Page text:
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ALWAYS keep the crouch lock on to leave you enough action points to crouch at the end of your turn. It makes a big difference and you can always turn it off if you need those last few precious actions to look around….
When you are up against some of the larger UFO’s that land (not crashed) I would always nuke a hole in the top and fly some soldiers in. Easier than fighting your way though all the levels of the ship.
I played a lot of One Must Fall: 2097 which also was released the same month as Rise of the Robots in 1994? Never really had a chance to pick this one up but I remember hearing of it a while later and thinking it was the same game. Robots, fighting in side scrolling 3d space?…… yeah sounds like it.
Definitely liked One Must Fall: 2097 better although it seemed easier at the time.
Thank *goodness* they are explaining what the Windows key is doing in the DOS game 🙂
The controls for the free download are also contained inside the PDF manual that is in the install directory.
Firing this baby up this weekend. I *think* I remember parts of it but I think my memories are more Flashback related rather than from Blackthorne.
I remember trying this game at a friends house as a kid and just being completely perplexed by it.
Trying it again even the walkthrough’s online don’t really help much since the majority of them are text based. I don’t like the trial and error approach but the game certainly pushes you down that path. Going to give it another shot but even after helping a patient I’m not feeling a sense of accomplishment but rather just feeling I was lucky.
As a kid I remember thinking this was a trial-and-error style of survival game. Little to the puzzles make sense and I’m pretty sure I found some clues on a dial up BBS that was the only way I made it to the end.
I remember buying the second game and just being completely stuck. Combat became harder because of the projectiles and trying to aim while the tank style clunky controls stayed the same.
I intend to go through and I will try without a hint book but I’m guessing I’m going to have to resort to it at some point.
This was probably my first survival horror game I played as a kid. I seem to recall having to dial up to some BBS’s to get a few hints but after that and a lot of trial and error I was able to finish it.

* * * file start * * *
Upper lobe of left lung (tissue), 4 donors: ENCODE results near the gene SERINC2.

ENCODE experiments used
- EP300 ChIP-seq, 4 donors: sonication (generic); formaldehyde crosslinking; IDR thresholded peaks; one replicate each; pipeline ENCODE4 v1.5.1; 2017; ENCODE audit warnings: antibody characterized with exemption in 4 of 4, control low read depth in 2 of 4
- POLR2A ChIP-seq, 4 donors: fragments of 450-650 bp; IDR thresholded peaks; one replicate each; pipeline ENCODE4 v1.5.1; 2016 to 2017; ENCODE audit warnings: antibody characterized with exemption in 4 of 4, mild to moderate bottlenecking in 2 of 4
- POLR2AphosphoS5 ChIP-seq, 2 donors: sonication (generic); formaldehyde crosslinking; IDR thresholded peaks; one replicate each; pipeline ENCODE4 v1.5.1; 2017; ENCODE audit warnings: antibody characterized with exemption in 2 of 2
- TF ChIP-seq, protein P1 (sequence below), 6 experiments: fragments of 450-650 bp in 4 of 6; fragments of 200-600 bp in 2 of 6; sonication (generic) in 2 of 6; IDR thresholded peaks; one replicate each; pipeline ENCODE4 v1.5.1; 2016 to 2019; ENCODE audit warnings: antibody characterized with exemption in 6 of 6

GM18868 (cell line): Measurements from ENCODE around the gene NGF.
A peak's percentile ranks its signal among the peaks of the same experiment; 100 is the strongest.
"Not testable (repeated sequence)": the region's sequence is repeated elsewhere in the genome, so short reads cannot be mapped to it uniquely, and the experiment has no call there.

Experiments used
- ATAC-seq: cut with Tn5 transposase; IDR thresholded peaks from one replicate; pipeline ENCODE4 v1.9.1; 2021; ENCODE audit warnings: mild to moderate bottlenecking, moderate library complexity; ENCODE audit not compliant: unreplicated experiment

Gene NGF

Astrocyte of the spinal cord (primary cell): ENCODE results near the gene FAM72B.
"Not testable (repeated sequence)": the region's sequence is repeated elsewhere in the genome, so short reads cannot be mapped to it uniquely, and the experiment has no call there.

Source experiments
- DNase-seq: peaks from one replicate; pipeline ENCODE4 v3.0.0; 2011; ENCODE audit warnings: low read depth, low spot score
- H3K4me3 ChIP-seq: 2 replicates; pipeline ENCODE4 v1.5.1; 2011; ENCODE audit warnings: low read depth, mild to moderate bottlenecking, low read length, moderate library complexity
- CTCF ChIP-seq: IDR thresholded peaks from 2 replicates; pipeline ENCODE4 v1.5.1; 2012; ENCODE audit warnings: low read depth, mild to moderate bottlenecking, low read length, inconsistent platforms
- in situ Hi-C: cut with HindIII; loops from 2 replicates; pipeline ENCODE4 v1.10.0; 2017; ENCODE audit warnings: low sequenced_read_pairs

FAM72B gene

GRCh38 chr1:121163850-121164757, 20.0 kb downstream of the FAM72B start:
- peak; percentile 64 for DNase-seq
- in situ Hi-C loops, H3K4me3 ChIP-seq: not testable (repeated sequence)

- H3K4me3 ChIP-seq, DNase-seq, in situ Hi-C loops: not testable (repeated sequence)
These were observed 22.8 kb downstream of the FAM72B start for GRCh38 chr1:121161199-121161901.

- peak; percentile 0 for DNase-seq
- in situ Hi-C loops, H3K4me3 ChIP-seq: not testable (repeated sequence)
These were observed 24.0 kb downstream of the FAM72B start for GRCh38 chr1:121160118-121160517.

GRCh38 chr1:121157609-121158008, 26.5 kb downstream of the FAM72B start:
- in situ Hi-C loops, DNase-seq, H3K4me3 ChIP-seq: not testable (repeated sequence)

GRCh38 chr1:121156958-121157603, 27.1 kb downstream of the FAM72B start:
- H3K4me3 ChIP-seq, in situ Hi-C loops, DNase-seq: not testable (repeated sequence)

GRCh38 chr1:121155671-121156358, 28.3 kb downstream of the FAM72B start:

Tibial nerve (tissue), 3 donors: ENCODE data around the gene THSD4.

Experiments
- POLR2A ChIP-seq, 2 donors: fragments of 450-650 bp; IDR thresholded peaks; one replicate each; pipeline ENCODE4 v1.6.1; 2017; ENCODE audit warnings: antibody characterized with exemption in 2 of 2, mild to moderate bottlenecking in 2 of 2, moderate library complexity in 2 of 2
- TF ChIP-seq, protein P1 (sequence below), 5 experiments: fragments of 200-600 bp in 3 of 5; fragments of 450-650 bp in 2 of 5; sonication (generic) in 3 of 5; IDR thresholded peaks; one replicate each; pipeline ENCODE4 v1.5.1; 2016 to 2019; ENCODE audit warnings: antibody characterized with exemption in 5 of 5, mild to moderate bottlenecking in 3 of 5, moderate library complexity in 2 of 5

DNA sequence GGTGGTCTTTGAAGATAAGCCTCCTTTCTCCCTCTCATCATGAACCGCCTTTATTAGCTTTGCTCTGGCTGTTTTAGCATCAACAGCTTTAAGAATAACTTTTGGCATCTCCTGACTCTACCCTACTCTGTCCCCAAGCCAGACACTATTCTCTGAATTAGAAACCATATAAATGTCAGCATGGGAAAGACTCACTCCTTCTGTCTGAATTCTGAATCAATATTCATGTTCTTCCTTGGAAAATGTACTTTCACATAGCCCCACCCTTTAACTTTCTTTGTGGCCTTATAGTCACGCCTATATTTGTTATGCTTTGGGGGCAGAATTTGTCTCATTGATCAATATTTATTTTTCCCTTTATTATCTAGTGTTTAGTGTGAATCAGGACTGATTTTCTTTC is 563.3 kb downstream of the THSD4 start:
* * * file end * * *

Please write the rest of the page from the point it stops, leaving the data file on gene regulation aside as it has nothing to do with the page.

I had tried many similar games afterwards (Bioforge I’m looking at you…) but nothing seemed to come close to the haunted mansion theme.
I’ve always found my love with the Warcraft and Command & Conquer franchises a mixed bag.
Warcraft 2 I love the fantasy setting however it didn’t seem to take me long to get to a point where it felt repetitive. I get this a lot with RTS games, and even though it was more than we got with Warcraft it felt to come a lot quicker for me.
Command & Conquer it felt to me like it took longer to build up to the bigger units and the vehicles seemed more diverse.
I think this is why when I had the chance I would gravitate back to Total Annihilation. Loved the theme and SO MANY UNITS.
Like many top-down racers I really wish I could see ahead further in the track when racing. For both turning or other racers.
I think more recently techniques like zooming out if you are going faster have been used by games but at the time of Death Rally I’m not sure if that was viable.March 7, 2018 at 9:36 pm in reply to: What a Game! aka. WHY DID NOBODY TELL ME _HOW_ GOOD IT IT?? #1211
I believe I only played this using a keyboard (ie no mouse) and looking up and down was so awkward using the Page Up and Down keys that I rarely did it. I think there was only a couple of times that it was actually required and wasn’t just a “cool” new feature of the engine.
Planning to break out the game this weekend to play again.